|Our Wedding Day - Summer Solstice 2000|
That five-year plan lasted about two weeks.
We came home from our honeymoon to the news that Kym's stepfather--a man I never met because Kym was no longer on speaking terms with him--had died that very day.
His funeral was held in Canton, CT (where Kym grew up) just a few days later. It was a very strange and sad event. Strange because most every conversation we had in the receiving line went something like "I am so sorry for your loss... and congratulations on your marriage!" And sad because there wasn't a single person among the few who attended the service who was sorry to see him go. They dug up a drinking buddy to do the eulogy and the one remotely positive thing he could say of Kym's stepdad was that he was smart.
But, as Kym had already told me, he used his intellectual powers more as a weapon than a force for good. I got to see this firsthand as we sorted through his meager personal effects with Kym's mom and found a pile of editorials--written for no apparent purpose other than his own amusement--that were full of misogynistic sentiments and spiteful words shrouded in clever turns of phrase. We read a sampling before throwing them all in the trash.
The funeral was a painful way to start our marital bliss. As we returned from Connecticut a couple of days later, Kym felt physically and emotionally spent. Her significant difficulty walking up the stairs to our second-story apartment was inexplicable given her commitment to personal fitness.
Even though she hadn't yet been "late," I thought she should check the box and get a pregnancy test. Two lines. An OB friend loaned me the keys to his office so we could get early ultrasound confirmation of her positive test. The grainy image of a tiny sac left no doubt about the result--or the timing of conception... our wedding night.
Putting all of the pieces together, we ultimately figured out that the Pill had been the culprit causing many of the symptoms that led to Kym's C/T scan... that led to the (incorrect) diagnosis of a recurrence of Hodgkin's Lymphoma... that led to our decision to set a wedding date sooner than later... that led to that magical evening on the beach. The Pill had also thrown off her schedule so she had no idea our wedding night was right in the middle of the baby-making window. Clearly, Kym's radiologic oncologist had succeeded in preserving her fertility.
I had already started down the path of finding a urologist so I could get "snipped" about three weeks after our wedding. Some say our son's conception during that brief window of opportunity was fated; others say it was an act of God's will. Whatever the source, you could make the argument that the vehicle for either option was the Pill--a conclusion made even more ironic by the fact that I was trained as an OB/Gyn.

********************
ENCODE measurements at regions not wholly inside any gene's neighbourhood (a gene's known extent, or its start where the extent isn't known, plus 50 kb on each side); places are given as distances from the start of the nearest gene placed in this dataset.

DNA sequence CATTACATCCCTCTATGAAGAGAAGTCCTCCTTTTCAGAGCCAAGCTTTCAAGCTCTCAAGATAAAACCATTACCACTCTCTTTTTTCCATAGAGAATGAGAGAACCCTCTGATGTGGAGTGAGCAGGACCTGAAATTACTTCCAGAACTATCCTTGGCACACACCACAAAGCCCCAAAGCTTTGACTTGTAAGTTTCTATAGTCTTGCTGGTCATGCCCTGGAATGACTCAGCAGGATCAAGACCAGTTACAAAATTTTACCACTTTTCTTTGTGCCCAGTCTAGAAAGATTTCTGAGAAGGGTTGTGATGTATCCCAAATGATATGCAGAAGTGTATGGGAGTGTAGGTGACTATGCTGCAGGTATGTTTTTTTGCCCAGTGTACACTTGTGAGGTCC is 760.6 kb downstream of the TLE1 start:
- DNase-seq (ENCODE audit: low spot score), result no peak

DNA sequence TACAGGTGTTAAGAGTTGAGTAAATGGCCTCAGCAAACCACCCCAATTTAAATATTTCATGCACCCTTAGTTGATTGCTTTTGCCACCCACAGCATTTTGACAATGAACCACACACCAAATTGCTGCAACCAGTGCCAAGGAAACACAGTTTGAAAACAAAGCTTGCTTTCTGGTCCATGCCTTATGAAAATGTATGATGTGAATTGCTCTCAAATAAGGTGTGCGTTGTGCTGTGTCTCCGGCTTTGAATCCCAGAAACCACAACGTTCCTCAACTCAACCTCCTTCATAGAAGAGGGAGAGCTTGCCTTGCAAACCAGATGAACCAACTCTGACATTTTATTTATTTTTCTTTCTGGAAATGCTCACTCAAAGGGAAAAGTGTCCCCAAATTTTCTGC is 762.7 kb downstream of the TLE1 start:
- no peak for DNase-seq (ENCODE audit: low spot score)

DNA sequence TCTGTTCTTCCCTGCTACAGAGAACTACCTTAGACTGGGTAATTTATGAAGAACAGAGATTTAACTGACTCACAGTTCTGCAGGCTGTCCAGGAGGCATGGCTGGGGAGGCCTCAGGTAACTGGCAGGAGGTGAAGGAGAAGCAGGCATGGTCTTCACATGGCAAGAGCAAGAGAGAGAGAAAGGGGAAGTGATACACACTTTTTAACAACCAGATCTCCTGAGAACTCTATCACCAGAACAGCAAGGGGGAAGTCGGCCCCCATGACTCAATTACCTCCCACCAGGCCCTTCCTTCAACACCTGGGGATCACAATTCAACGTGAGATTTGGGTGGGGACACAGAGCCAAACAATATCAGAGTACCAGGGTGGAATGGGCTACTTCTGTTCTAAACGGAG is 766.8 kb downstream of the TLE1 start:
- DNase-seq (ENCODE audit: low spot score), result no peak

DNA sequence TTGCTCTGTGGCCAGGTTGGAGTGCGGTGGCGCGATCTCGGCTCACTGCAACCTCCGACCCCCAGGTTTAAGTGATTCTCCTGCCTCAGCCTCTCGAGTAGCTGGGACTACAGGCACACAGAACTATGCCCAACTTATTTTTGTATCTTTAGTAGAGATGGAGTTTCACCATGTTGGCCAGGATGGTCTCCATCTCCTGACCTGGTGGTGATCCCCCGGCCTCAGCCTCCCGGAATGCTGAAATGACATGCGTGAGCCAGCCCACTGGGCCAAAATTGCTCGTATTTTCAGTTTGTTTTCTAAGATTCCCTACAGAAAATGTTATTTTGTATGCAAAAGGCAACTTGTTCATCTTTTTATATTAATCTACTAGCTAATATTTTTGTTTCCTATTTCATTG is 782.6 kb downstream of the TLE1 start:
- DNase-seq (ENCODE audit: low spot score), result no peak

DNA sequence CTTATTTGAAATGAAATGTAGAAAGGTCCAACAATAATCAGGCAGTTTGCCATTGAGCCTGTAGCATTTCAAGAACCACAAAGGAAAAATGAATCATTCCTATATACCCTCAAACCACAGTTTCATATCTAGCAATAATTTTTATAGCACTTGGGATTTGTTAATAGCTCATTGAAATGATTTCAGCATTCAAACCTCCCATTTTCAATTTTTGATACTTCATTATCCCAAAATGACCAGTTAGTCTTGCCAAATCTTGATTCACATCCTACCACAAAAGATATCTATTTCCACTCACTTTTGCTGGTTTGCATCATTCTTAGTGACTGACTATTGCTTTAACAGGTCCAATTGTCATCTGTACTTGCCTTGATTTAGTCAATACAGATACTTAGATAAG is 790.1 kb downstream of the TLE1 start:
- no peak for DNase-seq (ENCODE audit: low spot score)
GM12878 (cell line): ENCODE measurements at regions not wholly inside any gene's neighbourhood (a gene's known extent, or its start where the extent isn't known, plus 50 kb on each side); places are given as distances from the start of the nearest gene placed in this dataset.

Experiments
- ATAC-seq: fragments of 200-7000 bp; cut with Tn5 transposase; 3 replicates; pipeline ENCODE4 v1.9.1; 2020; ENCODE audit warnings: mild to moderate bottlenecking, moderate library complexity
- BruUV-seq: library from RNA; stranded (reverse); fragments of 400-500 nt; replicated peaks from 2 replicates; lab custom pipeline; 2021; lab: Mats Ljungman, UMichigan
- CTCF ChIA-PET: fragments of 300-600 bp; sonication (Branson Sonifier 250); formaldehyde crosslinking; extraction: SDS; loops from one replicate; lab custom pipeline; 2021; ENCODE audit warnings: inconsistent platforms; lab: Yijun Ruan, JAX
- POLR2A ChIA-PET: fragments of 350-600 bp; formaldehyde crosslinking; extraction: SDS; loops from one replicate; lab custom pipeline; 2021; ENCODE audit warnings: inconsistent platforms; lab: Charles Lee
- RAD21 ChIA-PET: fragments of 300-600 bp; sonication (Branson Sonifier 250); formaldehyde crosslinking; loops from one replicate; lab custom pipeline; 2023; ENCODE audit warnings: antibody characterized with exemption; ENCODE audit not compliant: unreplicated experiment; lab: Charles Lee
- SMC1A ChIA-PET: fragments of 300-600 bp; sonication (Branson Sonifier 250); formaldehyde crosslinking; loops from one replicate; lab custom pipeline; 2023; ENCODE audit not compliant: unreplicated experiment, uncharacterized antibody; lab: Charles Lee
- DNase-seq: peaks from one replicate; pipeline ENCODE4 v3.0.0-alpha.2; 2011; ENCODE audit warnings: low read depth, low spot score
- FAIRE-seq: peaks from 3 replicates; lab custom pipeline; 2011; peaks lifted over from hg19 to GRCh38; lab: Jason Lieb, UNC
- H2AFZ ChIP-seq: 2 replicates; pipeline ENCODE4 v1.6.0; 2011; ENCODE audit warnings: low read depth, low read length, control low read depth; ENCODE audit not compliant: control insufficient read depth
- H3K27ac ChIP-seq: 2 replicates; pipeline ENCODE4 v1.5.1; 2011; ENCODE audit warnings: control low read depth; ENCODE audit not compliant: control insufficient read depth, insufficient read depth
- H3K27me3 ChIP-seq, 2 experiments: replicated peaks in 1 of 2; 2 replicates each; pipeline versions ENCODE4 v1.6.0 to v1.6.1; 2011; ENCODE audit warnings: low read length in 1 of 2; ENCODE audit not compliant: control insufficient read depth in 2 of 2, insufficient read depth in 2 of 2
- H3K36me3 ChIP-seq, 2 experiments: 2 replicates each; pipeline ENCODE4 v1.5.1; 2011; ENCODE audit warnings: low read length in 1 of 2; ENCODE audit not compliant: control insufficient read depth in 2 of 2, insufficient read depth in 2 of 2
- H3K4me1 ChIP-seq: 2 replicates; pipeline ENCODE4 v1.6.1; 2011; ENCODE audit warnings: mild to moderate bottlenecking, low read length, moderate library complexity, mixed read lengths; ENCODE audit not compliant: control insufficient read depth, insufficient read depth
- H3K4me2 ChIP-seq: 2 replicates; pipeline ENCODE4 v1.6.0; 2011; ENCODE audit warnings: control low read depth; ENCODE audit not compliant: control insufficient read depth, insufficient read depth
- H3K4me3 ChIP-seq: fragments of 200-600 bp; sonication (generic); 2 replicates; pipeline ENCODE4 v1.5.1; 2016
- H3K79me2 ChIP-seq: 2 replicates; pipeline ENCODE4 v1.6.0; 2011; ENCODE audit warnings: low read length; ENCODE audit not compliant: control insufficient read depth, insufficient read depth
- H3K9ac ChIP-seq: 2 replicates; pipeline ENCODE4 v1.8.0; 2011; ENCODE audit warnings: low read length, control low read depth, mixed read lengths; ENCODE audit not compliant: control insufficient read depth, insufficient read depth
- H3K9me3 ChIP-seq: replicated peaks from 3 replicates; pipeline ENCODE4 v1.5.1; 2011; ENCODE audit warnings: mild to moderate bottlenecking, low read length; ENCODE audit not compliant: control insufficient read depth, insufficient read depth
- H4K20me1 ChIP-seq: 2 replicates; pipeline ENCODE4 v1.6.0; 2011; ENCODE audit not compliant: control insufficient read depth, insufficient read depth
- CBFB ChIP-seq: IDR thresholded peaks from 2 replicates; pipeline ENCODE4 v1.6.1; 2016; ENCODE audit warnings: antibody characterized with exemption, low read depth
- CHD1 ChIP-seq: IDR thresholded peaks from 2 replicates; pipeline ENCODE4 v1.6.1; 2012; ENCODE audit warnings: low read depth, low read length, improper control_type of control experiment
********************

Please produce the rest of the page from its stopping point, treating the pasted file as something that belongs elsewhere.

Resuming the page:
Understandably, this seminal news left us stunned. The deer-in-headlights sort of stunned. It took us a good bit of soul searching to figure out what to do with this fork in the road. We hadn't looked at each other with the co-parenting lens for longer than it took us to laugh at the absurdity of it. Now we had to look deep into our own hearts and make a decision about something for which neither of us were truly prepared.
In the end, it came down to some simple calculus. We went to a local golf course--Kym had been giving me lessons on one of her greatest passions--and talked through it all while strolling though that idyllic setting. We concluded that, as much as we weren't ready to be parents, having a child could be an incredibly healing and enriching experience for us both. We knew the opportunity to share this particular journey together would almost certainly never come again.
So we chose to accept it as a gift and prepare to take a whole new direction. Gone were my visions of being a "kept man" so I could work on longer-term goals, inventions and creative works. I needed a "daddy" job with health insurance and a steady paycheck.
The pregnancy had its difficulties, with some early tests indicating that all was not well and some emotional challenges for Kym as she struggled to fully embrace motherhood during her pregnancy. All our concerns were assuaged when a very healthy, 10-pound 2-ounce Taylor used his well-developed lungs to let us know he was more than okay and none too happy about his emergence.
Fast forward almost 11 years. Kym and I have had our rough spots. Our marriage has been far from perfect and there have been at least a couple of times when we wondered why we were together at all. Today I can say that Kym and I are both happier than we've ever been--not just since our wedding day, but in our lives. Though I wasn't looking for a "real" job--I've found a meaningful and rewarding career in shaping the future of healthcare in my consulting work. It is demanding, but it still leaves room for family and creative pursuits. Kym has had time to focus on raising Taylor, completing her MBA at UConn, and, in the last several months, finding peace in her new-found Christian faith. And Taylor is thriving--blogging about his inventions, making increasingly impressive videos, and becoming a Black Belt in karate. We both continue to become more whole as individuals--my geek side would say we're asymptotically approaching wholeness--and Taylor has been a profoundly important part of our personal journeys.
What started as a passionate romance has grown into something even more powerful--a family.
Thanks, Regina, for inspiring me to look back at those early years so we could appreciate where we were when we started and how far we've come.